I have seen and experienced many other magnificent things in 71-plus years: Giotto frescoes; the interior of a Mercedes 190SL convertible, at 95 mph; the triumphs of the 1960-61 University of Denver hockey team; a wisp of smoke above Vesuvius, observed from a boat on its way from Sorrento to Capri; a voluptuous German girl in a bikini, puking her guts out over the stern rail of said boat; French matrons of considerable means inspecting and discussing edible underwear on display in a Rue Clichy shop window; a Lucian Freud retrospective; a pint jar full to the rim with uncut Peruvian flake, a teaspoon taped to its side; a Kent School for Girls field hockey player, beskirted in plaid, damp, panting, wearing saddle shoes and kneesocks, silhouetted against a descending sun on a warm autumn afternoon in 1964; Bernini’s Death of the Blessed Ludovica Albertoni; a massive yellow English Labrador muscling his way through the frigid waters of a mountain lake to fetch a stick; the young Joni Mitchell, seated in the corner of a room at the Hotel Albert, guitar on her lap, singing a newly-penned song; fruit and vegetable stalls at the Arles market; bare bodies on the beach at Barcelona and the fish at La Boqueria; Soutine’s waiters and bell boys; a Gutenberg Bible; braised filet of horse in Lugano; the Academy of St. Martin in the Fields Orchestra, in concert; my newborn grandchildren.

These and others are to be joined by a hunk of cow from Japan.

I turn from the computer screen, pause until my pulse rate slows and I am sure I will not pass out, then I call Lydia in New Jersey.

I take an immediate liking to Lydia. We talk about bees.

Lydia and her husband are beekeepers, and she is concerned about the condition of the hives, given spells of cruel weather on the East Coast. As Lydia explains it, condensation in a hive is deadly. She laments the recent loss of a hive, and is determined to prevent any further damage. I sense strength, resolve.

Since I do nothing of similar value, I tell Lydia that I live at 8,000 feet above sea level. She allows as how this is probably higher than any place in the state of New Jersey. She is correct: High Point, in the Skylands Region of the Garden State, tops out at 1,083. One day on High Point would give me access to more oxygen than I encounter in a year in Siberia With a View. If I lived atop High Point, I could think clearly.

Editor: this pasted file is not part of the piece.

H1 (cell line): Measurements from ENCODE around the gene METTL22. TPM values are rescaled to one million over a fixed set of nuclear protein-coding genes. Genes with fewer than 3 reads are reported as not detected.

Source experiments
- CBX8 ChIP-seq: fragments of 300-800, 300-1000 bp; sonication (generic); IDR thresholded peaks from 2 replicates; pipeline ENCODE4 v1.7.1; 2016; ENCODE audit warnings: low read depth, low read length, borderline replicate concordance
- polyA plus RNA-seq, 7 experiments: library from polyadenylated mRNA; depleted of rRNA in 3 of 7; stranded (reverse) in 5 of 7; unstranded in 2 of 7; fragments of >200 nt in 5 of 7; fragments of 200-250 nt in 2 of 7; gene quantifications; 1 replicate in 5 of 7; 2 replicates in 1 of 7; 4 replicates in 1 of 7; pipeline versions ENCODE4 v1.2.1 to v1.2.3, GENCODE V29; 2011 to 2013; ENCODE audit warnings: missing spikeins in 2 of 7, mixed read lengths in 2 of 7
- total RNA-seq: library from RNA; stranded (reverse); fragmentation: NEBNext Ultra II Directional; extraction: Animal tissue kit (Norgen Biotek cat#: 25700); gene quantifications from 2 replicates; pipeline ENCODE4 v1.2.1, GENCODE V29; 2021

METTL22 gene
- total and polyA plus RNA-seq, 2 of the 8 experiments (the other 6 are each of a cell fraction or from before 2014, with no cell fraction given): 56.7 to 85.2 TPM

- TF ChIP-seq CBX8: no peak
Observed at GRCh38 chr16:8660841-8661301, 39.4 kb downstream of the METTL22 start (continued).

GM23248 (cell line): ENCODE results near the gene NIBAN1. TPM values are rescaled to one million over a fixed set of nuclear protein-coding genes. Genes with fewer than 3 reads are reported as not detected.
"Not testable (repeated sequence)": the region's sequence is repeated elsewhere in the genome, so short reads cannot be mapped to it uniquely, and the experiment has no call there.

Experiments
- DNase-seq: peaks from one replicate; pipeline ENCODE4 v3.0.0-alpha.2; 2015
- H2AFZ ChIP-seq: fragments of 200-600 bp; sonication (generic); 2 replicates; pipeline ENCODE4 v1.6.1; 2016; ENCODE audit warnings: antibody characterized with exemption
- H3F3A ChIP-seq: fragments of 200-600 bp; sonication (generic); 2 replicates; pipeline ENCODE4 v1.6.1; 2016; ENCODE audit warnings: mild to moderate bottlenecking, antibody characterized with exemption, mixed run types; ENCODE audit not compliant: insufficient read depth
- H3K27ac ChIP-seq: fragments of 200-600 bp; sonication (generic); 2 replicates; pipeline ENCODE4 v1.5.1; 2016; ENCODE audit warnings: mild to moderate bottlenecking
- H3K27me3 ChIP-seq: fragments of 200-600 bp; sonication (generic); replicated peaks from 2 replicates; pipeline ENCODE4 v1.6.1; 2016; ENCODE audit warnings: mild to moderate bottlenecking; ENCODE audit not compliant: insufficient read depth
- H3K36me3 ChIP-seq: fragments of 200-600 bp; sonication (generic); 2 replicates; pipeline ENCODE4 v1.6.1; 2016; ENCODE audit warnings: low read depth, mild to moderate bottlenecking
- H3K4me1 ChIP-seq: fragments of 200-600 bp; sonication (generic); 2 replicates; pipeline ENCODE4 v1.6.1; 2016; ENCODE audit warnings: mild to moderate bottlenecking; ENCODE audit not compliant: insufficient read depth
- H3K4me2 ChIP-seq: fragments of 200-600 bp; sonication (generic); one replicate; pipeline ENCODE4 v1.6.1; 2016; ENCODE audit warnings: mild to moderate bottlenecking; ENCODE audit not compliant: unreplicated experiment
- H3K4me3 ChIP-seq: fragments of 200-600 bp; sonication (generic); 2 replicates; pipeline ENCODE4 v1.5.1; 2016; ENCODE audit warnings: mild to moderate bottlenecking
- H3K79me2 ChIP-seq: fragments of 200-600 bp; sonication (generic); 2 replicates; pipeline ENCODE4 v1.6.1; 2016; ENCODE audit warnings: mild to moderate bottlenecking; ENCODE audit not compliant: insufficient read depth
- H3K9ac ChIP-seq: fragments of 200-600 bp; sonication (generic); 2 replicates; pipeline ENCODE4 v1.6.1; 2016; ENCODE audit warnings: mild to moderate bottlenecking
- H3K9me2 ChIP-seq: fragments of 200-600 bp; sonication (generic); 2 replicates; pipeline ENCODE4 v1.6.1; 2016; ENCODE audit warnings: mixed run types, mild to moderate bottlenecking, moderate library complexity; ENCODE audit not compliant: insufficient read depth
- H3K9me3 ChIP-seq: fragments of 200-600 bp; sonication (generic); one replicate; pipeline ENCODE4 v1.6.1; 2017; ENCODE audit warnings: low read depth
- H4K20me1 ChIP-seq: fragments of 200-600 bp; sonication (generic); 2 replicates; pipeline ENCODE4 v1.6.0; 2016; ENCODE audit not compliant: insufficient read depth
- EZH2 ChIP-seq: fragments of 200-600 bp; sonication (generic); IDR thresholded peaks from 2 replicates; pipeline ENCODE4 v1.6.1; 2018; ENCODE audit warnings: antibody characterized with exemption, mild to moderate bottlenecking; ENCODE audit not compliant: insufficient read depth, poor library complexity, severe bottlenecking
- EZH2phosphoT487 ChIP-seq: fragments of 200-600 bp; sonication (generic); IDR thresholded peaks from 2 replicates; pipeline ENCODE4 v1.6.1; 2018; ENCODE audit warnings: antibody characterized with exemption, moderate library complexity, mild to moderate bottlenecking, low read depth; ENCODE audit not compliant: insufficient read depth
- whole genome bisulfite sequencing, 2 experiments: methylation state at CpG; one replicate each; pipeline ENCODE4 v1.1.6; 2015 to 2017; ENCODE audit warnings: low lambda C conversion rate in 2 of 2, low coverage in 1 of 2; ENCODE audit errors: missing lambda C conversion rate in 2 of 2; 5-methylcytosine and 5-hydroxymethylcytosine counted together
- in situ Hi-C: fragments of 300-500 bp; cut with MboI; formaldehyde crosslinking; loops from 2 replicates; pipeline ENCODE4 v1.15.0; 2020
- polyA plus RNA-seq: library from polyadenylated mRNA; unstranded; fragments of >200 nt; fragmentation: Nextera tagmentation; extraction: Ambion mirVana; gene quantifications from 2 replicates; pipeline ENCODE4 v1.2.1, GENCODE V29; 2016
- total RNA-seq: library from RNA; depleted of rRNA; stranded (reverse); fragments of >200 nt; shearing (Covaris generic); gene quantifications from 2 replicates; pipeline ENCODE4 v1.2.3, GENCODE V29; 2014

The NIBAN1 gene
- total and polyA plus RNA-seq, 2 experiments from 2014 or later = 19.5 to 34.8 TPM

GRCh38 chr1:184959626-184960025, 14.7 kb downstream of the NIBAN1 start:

We cease the introductory small talk in order to speak of Wagyu, and its proper disposition.

Lydia makes herself perfectly clear, and does so with a Jersey accent — an accent that commands attention, and requires obedience. Lydia’s accent is similar to that of a Jersey vixen I met in 1967, after a performance at The Balloon Farm, on St. Mark’s Place, in Manhattan. Bernadette hung around the dressing room exit and attached herself to me as I left, announcing that the two of us were going to have the best time imaginable. She added that, if she did not have the best time imaginable, her brother and cousins would seek me out and avenge her soiled honor by breaking my legs. She was one of the happiest people on the planet when she returned to Hoboken.

That kind of accent.

“You get the meat, you thaw it in the fridge,” says Lydia. “You take it from the cryo (this is industry lingo, but I realize she refers to an airtight, plastic package) and you let the meat come to room temperature.

“Here’s what you do, Karl. You season the beef with kosher salt. You heat a really heavy skillet, cast-iron if you got it, until it is super hot.”

“Steel furnace temps, Bessemer levels,” I interject.

“Hot, Karl, hot.” Lydia is undeterred by silly asides delivered by oxygen-deprived pinheads. She’s from Jersey, first-gen Italian American, kin to chefs and restaurateurs. Her zone, like Bernadette’s, is a no bullshit zone.